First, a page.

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Age of Housing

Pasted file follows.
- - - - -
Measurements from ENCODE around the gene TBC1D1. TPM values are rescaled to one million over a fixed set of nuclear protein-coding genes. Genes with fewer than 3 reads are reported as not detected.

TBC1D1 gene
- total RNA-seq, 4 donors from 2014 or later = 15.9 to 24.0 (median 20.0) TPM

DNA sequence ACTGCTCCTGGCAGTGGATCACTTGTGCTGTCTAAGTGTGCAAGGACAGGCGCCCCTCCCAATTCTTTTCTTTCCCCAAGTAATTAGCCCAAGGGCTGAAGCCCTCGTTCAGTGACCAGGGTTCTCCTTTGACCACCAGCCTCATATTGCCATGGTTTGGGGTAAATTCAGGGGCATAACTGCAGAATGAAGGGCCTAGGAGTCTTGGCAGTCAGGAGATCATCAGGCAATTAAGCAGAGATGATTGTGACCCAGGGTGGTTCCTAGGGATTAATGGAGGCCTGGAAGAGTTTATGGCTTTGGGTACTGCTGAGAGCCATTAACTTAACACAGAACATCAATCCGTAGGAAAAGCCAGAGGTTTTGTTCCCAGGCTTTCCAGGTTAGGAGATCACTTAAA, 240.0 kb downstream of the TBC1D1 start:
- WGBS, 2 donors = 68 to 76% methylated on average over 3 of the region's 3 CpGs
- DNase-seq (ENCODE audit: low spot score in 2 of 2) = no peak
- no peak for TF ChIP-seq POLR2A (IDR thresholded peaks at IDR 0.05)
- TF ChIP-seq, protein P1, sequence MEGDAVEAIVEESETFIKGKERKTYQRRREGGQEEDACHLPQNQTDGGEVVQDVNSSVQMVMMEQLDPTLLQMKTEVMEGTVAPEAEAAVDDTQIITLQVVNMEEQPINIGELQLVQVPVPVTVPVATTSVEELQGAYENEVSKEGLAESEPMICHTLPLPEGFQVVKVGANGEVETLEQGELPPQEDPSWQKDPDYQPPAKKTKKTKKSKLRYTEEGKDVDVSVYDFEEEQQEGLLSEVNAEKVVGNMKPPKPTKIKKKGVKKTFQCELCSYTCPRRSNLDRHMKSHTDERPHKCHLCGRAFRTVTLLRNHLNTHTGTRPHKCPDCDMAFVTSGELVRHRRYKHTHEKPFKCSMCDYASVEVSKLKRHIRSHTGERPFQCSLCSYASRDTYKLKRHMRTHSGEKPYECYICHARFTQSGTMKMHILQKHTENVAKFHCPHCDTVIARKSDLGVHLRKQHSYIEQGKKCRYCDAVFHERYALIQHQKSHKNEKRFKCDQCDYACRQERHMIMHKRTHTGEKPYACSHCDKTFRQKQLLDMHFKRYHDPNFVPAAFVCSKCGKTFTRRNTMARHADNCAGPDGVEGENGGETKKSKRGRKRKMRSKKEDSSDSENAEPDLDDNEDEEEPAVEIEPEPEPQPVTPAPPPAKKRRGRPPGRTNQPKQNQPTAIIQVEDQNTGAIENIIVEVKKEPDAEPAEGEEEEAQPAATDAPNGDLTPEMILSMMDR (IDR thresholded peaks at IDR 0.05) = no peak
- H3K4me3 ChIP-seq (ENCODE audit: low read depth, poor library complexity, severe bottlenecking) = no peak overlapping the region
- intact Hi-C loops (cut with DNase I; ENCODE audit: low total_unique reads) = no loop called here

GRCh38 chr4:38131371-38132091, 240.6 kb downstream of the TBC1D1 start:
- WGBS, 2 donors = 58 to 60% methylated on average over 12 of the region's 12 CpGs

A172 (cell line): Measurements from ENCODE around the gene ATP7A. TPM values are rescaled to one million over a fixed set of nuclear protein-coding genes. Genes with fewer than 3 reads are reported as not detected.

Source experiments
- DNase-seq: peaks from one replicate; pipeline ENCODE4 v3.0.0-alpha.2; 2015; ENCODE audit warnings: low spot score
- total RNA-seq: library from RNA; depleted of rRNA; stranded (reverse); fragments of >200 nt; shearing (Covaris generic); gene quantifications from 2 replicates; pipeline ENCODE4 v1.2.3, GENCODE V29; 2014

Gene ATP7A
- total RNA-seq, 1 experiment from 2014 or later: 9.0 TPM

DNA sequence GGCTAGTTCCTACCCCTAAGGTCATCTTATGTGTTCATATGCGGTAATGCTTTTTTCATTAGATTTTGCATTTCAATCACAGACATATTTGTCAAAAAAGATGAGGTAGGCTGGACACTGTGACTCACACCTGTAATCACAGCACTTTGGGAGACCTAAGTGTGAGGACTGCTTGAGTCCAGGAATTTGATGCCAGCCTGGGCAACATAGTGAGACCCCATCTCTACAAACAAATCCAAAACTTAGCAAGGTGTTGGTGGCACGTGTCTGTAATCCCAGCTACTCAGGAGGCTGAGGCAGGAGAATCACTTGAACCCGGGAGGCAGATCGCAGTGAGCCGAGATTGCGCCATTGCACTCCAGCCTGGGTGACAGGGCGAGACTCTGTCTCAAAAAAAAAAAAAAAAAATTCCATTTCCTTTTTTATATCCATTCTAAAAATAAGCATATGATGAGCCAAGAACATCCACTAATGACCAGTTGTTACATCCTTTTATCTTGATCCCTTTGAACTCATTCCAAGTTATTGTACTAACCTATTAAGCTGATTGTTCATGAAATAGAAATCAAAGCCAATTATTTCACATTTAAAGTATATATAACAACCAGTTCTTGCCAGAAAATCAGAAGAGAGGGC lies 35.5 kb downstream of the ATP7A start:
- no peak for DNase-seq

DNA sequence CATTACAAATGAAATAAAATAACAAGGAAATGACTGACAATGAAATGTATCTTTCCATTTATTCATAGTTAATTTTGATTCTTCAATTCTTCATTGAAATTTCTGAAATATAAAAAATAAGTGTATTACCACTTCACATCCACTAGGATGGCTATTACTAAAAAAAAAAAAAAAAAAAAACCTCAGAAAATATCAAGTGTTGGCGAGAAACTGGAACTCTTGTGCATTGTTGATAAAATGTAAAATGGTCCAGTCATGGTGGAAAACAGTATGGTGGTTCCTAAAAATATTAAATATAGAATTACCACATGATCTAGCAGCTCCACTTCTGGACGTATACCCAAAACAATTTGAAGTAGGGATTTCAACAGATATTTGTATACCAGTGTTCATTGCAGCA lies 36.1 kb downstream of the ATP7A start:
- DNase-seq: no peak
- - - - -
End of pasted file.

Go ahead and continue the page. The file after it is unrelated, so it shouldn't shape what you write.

The Age of Housing indicator measures the proportion of neighborhood housing built before 1980. Tenured housing, before 1980, is more likely to be less energy efficient, and have environmental toxins such as asbestos and lead-based paint. Except in areas that have gentrified or are undergoing revitalization with significant housing rehabilitation, homes built before 1980 also tend to be a significant predictor of housing inadequacy (i.e., housing with moderate or severe housing hazards), which includes problems such as water leaks, roof problems, holes in walls, etc. This can increase exposure to mold, mites, and other allergens. The age of a structure is also a significant predictor of higher household lead dust levels and cockroach allergens, which play an important role in the development and exacerbation of respiratory conditions. Studies show that while more institutional factors, such as segregation and income inequalities are difficult to combat, housing interventions can be a more effective and efficient method to address health and economic outcomes. Listed in the Housing domain, the Age of Housing indicator also impacts the Economic Health, Health Systems and Public Safety, and Educational Opportunities domains. It is considered an “inverse” measure in that, the higher the proportion of older housing in a neighborhood, the higher the negative impact on community health. Data on when housing was built is available from the U.S. Census.